Daily LIFT #497
Fidel Castro addresses the United Nations, 1979 -- Daily LIFT #497
Mr. President, distinguished representatives, there is often talk of human rights, but it is also necessary to speak of the rights of humanity. Why should some people walk around barefoot so that others can travel in luxurious automobiles? Why should some live for 35 years so that others can live for 70? Why should some be miserably poor so that others can be overly rich?
I speak in the name of the children in the world who do not have a piece of bread. I speak in the name of the sick who do not have medicine. I speak on behalf of those whose right to life and human dignity have been denied. Some countries have access to the sea; others do not. Some have energy resources; others do not. Some have abundant lands on which to grow food; others do not. Some are so saturated with machines and factories that one cannot even breathe the air of their poisoned atmosphere; others have nothing more than their emaciated arms with which to earn their bread.
In other words, some countries have abundant resources; others have none. What is the destiny of the latter? To starve to death? To be eternally poor? Of what use, then, is civilization? What is the use of man's conscience? Of what use is the United Nations? Of what use is the world?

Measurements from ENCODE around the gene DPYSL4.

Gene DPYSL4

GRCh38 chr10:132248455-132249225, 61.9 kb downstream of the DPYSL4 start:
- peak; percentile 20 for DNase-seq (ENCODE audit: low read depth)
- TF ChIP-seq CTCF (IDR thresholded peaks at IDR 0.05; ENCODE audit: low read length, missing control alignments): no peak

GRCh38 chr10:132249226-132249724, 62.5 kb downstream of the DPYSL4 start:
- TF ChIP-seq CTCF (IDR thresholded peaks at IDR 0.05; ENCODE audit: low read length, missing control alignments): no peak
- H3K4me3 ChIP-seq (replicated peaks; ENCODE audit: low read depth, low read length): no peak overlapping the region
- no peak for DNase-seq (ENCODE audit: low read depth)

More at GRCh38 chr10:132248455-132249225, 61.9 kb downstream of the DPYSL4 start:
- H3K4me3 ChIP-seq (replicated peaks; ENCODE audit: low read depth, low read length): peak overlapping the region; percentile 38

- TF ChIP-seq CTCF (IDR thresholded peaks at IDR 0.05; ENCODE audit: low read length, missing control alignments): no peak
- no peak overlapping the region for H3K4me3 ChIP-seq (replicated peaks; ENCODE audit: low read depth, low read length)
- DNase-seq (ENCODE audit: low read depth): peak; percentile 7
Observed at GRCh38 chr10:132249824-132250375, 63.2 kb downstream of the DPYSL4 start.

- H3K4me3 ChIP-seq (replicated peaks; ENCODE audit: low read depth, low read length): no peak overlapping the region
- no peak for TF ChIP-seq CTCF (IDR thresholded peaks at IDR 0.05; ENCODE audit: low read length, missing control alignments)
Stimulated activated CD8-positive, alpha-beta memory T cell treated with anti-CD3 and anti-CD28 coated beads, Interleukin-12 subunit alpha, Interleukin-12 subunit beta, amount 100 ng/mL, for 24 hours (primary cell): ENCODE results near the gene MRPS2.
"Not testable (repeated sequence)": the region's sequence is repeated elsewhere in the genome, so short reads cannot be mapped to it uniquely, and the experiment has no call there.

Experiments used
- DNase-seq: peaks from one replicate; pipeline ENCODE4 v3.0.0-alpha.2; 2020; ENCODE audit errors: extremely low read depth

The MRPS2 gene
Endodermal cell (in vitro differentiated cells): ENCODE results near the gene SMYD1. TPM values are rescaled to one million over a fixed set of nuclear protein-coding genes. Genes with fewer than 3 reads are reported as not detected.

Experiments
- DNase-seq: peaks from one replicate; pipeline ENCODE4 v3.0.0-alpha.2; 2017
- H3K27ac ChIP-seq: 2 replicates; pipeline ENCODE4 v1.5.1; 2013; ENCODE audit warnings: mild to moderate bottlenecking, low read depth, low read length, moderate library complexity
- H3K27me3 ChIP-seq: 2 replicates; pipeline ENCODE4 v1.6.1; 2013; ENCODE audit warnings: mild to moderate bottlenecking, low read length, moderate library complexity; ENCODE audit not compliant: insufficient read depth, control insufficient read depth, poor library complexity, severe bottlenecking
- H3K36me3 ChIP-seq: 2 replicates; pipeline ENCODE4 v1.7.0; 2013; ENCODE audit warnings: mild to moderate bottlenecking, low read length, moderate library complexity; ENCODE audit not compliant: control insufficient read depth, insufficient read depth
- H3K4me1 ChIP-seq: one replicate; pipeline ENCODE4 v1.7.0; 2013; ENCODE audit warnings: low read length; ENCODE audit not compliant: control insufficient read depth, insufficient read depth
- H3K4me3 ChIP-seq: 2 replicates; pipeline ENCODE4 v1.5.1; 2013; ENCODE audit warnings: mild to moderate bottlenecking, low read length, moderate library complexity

It is not possible to speak of peace in the name of tens of millions of human beings who die yearly of hunger, of curable disease throughout the world. One cannot speak of peace in the name of 900 million illiterate persons. The exploitation of poor countries by rich countries must cease. I know that in many poor countries there are also exploiters and exploited.
I am addressing the rich nations, asking them to contribute. I am addressing the poor countries, asking them to distribute. Enough of words. Deeds are needed. Enough of abstractions. Specific actions are needed. Enough of talk about a speculative new international economic order which no one understands.
It is necessary to talk of a real and objective order that everyone understands. I have not come here as the prophet of revolution. I have not come to request or express the desire for violent upheaval in the world. I am here to talk of peace and cooperation among nations. I am here to warn that either injustice and inequalities are solved peacefully and wisely, or the future is going to be apocalyptic. - from Fidel Castro's UN speech, 1979